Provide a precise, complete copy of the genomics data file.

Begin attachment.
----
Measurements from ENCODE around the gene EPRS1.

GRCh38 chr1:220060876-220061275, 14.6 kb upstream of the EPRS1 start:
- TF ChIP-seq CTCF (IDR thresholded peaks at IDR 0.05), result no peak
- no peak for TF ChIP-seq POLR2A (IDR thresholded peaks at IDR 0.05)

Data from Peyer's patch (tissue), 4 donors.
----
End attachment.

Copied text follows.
Measurements from ENCODE around the gene EPRS1.

GRCh38 chr1:220060876-220061275, 14.6 kb upstream of the EPRS1 start:
- TF ChIP-seq CTCF (IDR thresholded peaks at IDR 0.05), result no peak
- no peak for TF ChIP-seq POLR2A (IDR thresholded peaks at IDR 0.05)

Data from Peyer's patch (tissue), 4 donors.